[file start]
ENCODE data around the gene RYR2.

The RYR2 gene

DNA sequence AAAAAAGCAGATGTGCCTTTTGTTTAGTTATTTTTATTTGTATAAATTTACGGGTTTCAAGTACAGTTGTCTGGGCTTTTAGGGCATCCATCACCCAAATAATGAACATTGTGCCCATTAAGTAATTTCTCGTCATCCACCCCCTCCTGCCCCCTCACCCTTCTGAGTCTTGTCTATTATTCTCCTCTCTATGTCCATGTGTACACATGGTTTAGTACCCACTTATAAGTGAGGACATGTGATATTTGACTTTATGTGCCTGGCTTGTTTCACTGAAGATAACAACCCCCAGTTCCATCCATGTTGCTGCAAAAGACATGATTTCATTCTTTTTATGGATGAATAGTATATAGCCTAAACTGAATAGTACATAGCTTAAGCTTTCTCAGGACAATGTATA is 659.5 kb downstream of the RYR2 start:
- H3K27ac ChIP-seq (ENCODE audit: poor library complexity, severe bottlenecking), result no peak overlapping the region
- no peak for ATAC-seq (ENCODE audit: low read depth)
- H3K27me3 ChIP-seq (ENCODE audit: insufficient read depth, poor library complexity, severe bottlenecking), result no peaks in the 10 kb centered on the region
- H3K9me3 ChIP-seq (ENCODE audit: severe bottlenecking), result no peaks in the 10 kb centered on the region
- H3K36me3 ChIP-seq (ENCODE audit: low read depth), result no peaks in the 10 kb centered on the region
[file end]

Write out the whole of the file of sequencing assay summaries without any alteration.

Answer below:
ENCODE data around the gene RYR2.

The RYR2 gene

DNA sequence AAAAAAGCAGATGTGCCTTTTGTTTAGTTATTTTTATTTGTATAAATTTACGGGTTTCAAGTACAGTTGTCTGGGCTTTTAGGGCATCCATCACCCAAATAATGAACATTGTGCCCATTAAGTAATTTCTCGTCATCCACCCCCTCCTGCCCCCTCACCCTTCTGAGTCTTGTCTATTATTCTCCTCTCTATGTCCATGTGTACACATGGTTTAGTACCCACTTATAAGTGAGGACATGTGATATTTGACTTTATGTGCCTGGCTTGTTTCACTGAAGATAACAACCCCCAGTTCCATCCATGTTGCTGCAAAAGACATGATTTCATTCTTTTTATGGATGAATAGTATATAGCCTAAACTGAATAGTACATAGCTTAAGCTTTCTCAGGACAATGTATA is 659.5 kb downstream of the RYR2 start:
- H3K27ac ChIP-seq (ENCODE audit: poor library complexity, severe bottlenecking), result no peak overlapping the region
- no peak for ATAC-seq (ENCODE audit: low read depth)
- H3K27me3 ChIP-seq (ENCODE audit: insufficient read depth, poor library complexity, severe bottlenecking), result no peaks in the 10 kb centered on the region
- H3K9me3 ChIP-seq (ENCODE audit: severe bottlenecking), result no peaks in the 10 kb centered on the region
- H3K36me3 ChIP-seq (ENCODE audit: low read depth), result no peaks in the 10 kb centered on the region